LOS ANGELES - U.S. males experienced the largest loss in life expectancy in 2020 during the onset of the global COVID-19 pandemic, according to a study published by Oxford University on Monday.
Researchers noted that approximately 2.2 years of life for American males was lost due to the increased mortality rate attributed to COVID-19.
"The COVID-19 pandemic triggered significant mortality increases in 2020 of a magnitude not witnessed since World War II in Western Europe or the breakup of the Soviet Union in Eastern Europe," Oxford researchers wrote.
The study echoes previous research which found that life expectancy in the U.S. decreased by nearly two years between 2018 and 2020. It’s the largest decline since World War II.
The nation’s overall mortality rate fell in 2019 due to reductions in heart disease and cancer deaths. And life expectancy inched up — by several weeks — for the second straight year in 2019, according to data released on Dec. 22, 2020, by the U.S. Centers for Disease Control and Prevention.
But then life expectancy in the U.S. dropped a staggering full year during the first half of 2020. Scientists say the sharp decline is largely due to the ongoing COVID-19 pandemic.
Researchers also noted that Black and Hispanic groups saw the greatest dip in life expectancy compared to other groups of people.
"Evidence of disproportionate reductions in life expectancy among racial and ethnic groups in the U.S., such as the disparities reported here, draws attention to the root causes of racial inequities in health, wealth, and wellbeing," study authors noted.
The main cause of the life expectancy dip was not only the hundreds of thousands of Americans who died from the novel coronavirus, but also the "disruptions produced by the pandemic," study authors wrote.
A separate report from Pew Research Center published in June found that the novel coronavirus had caused an estimated loss of nearly 5.5 million combined years of life in the U.S. in 2020 alone.
Pew researchers said that COVID-19 contributed to more lost years of life for Americans than all accidental deaths combined in a typical year.
COVID-19 has now killed about as many Americans as the 1918-19 Spanish flu pandemic did — approximately 675,000. And like the worldwide scourge of a century ago, the coronavirus may never entirely disappear.
The delta variant-fueled surge in new infections may have peaked, but U.S. deaths still are running at more than 1,900 a day on average, the highest level since early March. The country’s overall death toll stood at more than 690,000 as of Monday, according to data collected by Johns Hopkins University, though the real number is believed to be higher.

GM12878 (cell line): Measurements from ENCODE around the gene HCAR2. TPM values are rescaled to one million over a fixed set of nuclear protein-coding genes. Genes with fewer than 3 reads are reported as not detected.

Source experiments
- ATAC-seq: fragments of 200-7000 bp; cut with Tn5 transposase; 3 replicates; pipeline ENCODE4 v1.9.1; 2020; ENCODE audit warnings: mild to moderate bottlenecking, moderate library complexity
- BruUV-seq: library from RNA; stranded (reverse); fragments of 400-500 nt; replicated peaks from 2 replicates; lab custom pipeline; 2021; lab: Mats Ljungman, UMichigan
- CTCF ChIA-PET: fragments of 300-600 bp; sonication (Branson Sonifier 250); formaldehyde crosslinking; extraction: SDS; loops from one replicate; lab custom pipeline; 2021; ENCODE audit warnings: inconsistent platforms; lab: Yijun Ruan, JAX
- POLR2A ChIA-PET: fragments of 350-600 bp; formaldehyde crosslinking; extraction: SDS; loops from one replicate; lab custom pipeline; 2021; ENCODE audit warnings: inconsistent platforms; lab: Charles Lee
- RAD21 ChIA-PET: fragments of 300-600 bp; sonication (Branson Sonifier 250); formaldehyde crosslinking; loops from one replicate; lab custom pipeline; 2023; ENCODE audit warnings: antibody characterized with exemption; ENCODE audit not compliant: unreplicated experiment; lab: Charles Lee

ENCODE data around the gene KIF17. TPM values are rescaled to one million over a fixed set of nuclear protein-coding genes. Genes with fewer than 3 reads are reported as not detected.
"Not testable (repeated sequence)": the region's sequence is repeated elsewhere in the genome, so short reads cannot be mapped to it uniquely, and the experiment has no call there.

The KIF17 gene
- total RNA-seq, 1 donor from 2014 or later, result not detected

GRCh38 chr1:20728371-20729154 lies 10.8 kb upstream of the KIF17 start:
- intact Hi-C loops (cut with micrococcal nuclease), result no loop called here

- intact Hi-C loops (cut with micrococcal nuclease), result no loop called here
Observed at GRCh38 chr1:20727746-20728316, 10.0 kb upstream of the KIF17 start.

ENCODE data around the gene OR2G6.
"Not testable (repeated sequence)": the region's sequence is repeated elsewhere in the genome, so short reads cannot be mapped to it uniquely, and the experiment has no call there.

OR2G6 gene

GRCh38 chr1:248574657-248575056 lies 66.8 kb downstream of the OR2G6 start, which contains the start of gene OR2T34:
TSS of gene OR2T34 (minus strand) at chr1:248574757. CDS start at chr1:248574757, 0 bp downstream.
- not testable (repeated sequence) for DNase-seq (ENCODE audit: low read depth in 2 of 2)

Winter may bring a new surge, though it will likely be less deadly than last year’s, according to one influential model. The University of Washington model projects an additional 100,000 or more Americans will die of COVID-19 by Jan. 1 , which would bring the overall U.S. toll to 776,000.
The 1918-19 influenza pandemic killed an estimated 675,000 Americans in a U.S. population one-third the size of what it is today. It struck down 50 million victims globally at a time when the world had one-quarter as many people as it does now. Global deaths from COVID-19 now stand at more than 4.6 million.
"We know that all pandemics come to an end," said Dr. Jeremy Brown, director of emergency care research at the National Institutes of Health, who wrote a book on influenza. "They can do terrible things while they’re raging."
COVID-19 could have been far less lethal in the U.S. if more people had gotten vaccinated faster, "and we still have an opportunity to turn it around," Brown said. "We often lose sight of how lucky we are to take these things for granted."
The current COVID-19 vaccines work extremely well in preventing severe disease and death from the variants of the virus that have emerged so far.
Instead, scientists hope the virus that causes COVID-19 becomes a mild seasonal bug as human immunity strengthens through vaccination and repeated infection. That would take time.
"We hope it will be like getting a cold, but there’s no guarantee," said Emory University biologist Rustom Antia, who suggests an optimistic scenario in which this could happen over a few years.
For now, the pandemic still has the United States and other parts of the world firmly in its jaws.
It will be crucial for scientists to make sure the ever-mutating virus hasn’t changed enough to evade vaccines or to cause severe illness in unvaccinated children, Antia said. Such shifts would require an adjustment in defense strategies and would mean a longer path to a post-pandemic world.
So, will the current pandemic unseat the 1918-19 flu pandemic as the worst in human history?
"You’d like to say no. We have a lot more infection control, a lot more ability to support people who are sick. We have modern medicine," said Ann Marie Kimball, a retired University of Washington professor of epidemiology. "But we have a lot more people and a lot more mobility. ... The fear is eventually a new strain gets around a particular vaccine target."
To those unvaccinated individuals who are counting on infection rather than vaccination for immune protection, Kimball said, "The trouble is, you have to survive infection to acquire the immunity." It’s easier, she said, to go to the drugstore and get a shot.